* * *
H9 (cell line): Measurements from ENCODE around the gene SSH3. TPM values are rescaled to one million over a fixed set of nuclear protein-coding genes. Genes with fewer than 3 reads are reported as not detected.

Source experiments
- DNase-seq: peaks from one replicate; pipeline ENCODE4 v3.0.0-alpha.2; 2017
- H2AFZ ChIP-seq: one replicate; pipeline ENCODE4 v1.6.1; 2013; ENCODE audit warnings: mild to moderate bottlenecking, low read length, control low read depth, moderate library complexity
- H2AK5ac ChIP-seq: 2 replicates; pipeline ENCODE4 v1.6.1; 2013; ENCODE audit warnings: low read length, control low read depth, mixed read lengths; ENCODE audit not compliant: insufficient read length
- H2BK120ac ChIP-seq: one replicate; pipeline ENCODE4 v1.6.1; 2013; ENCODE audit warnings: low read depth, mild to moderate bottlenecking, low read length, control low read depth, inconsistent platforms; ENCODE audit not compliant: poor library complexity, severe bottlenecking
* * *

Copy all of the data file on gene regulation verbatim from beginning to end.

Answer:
H9 (cell line): Measurements from ENCODE around the gene SSH3. TPM values are rescaled to one million over a fixed set of nuclear protein-coding genes. Genes with fewer than 3 reads are reported as not detected.

Source experiments
- DNase-seq: peaks from one replicate; pipeline ENCODE4 v3.0.0-alpha.2; 2017
- H2AFZ ChIP-seq: one replicate; pipeline ENCODE4 v1.6.1; 2013; ENCODE audit warnings: mild to moderate bottlenecking, low read length, control low read depth, moderate library complexity
- H2AK5ac ChIP-seq: 2 replicates; pipeline ENCODE4 v1.6.1; 2013; ENCODE audit warnings: low read length, control low read depth, mixed read lengths; ENCODE audit not compliant: insufficient read length
- H2BK120ac ChIP-seq: one replicate; pipeline ENCODE4 v1.6.1; 2013; ENCODE audit warnings: low read depth, mild to moderate bottlenecking, low read length, control low read depth, inconsistent platforms; ENCODE audit not compliant: poor library complexity, severe bottlenecking